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Searching for the evidence in pre-hospital care: a review of randomised controlled trials. On behalf of the Ambulance Response Time Sub-Group of the National Ambulance Advisory Committee.
  1. H Brazier,
  2. A W Murphy,
  3. C Lynch,
  4. G Bury
  1. The Library, Royal College of Surgeons in Ireland, Dublin 2. hbrazier@rcsi.ie

    Abstract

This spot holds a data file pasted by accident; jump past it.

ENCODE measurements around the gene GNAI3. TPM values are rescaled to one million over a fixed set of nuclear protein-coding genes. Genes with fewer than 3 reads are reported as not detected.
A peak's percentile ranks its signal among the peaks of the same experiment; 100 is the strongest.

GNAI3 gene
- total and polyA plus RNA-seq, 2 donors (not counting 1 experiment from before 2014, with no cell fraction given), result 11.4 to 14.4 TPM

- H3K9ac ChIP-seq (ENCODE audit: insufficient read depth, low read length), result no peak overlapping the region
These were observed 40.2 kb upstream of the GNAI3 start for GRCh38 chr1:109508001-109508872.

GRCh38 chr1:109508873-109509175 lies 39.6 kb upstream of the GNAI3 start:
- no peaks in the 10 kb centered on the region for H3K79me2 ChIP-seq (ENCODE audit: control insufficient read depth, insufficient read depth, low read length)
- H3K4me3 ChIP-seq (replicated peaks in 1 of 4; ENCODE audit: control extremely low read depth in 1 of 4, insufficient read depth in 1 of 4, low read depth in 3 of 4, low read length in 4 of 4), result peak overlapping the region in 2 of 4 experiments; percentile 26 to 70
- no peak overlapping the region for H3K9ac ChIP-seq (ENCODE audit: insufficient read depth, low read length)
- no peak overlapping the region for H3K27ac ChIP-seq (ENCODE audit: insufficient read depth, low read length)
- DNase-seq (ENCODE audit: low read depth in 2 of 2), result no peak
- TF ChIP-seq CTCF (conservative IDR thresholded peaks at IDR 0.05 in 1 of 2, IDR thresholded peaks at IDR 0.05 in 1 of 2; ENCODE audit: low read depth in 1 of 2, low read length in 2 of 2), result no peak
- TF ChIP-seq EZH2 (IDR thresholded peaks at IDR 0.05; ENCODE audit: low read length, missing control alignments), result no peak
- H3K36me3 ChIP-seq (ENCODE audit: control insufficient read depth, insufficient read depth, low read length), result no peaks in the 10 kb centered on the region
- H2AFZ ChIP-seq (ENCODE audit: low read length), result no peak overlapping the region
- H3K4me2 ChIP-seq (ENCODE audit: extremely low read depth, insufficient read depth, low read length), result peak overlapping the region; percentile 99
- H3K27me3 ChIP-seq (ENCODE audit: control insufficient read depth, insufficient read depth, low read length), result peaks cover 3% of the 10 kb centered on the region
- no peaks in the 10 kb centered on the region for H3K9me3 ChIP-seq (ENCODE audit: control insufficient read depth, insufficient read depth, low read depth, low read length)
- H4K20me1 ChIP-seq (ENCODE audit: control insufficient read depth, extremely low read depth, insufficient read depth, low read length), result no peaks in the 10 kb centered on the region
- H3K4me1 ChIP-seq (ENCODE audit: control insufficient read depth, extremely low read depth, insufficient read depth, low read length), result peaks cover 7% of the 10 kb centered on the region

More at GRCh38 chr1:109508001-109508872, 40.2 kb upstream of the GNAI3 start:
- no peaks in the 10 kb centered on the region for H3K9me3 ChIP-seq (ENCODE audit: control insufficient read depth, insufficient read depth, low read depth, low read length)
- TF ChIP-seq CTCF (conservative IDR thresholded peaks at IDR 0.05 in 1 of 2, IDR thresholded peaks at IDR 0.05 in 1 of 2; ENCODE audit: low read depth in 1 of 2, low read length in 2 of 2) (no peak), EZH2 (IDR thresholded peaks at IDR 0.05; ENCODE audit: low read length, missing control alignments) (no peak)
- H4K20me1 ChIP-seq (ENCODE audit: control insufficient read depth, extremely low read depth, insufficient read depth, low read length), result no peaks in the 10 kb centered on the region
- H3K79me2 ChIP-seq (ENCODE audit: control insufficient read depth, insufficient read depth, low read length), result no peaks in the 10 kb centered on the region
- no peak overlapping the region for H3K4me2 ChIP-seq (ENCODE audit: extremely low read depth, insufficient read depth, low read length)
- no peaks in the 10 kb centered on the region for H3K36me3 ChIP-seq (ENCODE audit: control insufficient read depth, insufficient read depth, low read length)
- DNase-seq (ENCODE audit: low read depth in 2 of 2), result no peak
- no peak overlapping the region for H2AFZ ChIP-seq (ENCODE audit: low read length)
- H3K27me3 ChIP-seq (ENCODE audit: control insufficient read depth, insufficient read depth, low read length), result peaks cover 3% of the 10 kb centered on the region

OBJECTIVES: To identify randomised controlled trials (RCTs) which evaluate aspects of pre-hospital care; to perform categorisation by theme; to compare the sensitivity and precision of the search databases. DATA SOURCES: August 1997 updates of MEDLINE and EMBASE databases, using the Datastar online system. Papers published in 1987 or later were included, with no language restrictions. STUDY SELECTION: A trial was eligible for inclusion if it was judged, by two independent and blinded assessors, that participants followed up in the trial were definitely or possibly assigned prospectively to one of two or more alternative forms of healthcare with random allocation or a quasi-random method of allocation. RESULTS: The literature search retrieved 849 papers, of which 569 (67%) were in MEDLINE and 486 (57%) in EMBASE. Forty one (5%) were confirmed as reports of RCTs or quasi-RCTs, and the total number of individual trials was 38. Ten of these trials dealt with thrombolytic drugs; 14 were concerned with other drugs, 12 with equipment, and two with other interventions. Four trials were based on a sample size of more than 1000, and seven reported a statistically significant effect on mortality. All 41 papers were in EMBASE, and all but one were also in MEDLINE. CONCLUSIONS: Evidence based policy making with respect to the organisation of pre-hospital services cannot depend on RCTs. In the current relative absence of such evidence, practitioners and decision makers must use alternative information sources. A future review could examine a broader range of literature and be based on a wider search of published and unpublished material.

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